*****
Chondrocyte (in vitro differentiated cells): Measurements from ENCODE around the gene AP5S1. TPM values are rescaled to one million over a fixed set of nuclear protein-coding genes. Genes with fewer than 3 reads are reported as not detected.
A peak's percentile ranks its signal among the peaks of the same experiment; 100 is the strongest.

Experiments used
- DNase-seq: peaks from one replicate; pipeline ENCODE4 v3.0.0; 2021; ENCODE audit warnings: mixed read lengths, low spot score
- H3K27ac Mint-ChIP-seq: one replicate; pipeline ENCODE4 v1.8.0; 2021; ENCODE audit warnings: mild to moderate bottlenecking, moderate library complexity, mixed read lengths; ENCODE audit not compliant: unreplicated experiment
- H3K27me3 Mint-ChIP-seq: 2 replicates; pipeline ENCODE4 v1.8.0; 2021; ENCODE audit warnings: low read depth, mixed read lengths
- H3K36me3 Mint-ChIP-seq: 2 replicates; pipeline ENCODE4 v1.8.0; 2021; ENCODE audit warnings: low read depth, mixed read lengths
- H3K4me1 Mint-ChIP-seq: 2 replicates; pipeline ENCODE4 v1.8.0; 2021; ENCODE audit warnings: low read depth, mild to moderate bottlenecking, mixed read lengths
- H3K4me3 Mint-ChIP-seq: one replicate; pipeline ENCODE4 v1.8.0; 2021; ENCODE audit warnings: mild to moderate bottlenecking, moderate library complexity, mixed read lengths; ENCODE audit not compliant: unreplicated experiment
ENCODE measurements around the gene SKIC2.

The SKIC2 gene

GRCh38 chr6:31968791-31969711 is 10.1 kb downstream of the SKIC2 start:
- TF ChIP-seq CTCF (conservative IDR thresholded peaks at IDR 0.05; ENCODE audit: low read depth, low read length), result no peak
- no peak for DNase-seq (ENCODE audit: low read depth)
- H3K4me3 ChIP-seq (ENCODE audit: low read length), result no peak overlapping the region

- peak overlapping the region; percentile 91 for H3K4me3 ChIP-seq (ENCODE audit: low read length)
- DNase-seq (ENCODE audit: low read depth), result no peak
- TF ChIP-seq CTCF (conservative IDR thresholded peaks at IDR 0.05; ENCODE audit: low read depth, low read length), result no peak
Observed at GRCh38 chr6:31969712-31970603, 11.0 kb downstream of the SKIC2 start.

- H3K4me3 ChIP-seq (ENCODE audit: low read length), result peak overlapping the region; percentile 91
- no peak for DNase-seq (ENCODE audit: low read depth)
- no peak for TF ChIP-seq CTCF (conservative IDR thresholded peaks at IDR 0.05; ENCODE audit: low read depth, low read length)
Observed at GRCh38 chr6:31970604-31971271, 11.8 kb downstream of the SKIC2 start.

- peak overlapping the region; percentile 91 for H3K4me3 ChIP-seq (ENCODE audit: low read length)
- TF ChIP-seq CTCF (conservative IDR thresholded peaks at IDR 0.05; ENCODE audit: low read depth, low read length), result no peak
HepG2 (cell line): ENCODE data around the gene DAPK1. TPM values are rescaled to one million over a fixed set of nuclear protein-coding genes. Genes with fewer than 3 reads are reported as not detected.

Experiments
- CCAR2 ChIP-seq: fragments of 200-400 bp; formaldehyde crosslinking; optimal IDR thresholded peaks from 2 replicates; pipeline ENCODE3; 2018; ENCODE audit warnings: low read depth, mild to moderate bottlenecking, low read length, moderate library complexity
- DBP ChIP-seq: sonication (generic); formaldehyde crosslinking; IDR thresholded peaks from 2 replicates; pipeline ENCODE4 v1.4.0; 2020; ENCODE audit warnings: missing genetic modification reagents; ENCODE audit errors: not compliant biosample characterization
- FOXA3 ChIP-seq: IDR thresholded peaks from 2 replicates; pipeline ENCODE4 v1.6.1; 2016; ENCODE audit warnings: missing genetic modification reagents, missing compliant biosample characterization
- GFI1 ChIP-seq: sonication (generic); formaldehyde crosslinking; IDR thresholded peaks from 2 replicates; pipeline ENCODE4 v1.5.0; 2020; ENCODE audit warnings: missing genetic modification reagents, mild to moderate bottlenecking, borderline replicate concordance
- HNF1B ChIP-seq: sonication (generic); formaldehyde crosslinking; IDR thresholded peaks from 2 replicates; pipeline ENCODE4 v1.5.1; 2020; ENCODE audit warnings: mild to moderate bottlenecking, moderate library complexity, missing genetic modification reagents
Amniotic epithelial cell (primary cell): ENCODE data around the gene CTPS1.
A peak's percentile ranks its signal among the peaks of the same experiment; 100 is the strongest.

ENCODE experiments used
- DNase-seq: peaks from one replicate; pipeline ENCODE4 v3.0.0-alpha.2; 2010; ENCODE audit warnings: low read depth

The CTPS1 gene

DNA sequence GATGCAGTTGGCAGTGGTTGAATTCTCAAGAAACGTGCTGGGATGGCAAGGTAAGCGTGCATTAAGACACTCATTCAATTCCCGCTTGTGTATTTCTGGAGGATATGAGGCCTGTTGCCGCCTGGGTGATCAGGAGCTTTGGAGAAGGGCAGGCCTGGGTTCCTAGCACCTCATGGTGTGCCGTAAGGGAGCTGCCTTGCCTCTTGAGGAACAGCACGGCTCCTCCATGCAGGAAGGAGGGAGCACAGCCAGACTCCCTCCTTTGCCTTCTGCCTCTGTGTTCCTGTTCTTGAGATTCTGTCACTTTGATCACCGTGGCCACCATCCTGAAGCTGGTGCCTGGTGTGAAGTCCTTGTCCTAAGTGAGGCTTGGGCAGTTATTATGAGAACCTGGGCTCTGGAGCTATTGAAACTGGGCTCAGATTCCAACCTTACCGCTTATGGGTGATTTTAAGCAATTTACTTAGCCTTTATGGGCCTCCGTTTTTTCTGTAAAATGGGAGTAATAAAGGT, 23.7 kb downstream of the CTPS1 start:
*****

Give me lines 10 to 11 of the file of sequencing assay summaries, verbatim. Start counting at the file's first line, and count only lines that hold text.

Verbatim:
ENCODE measurements around the gene SKIC2.

The SKIC2 gene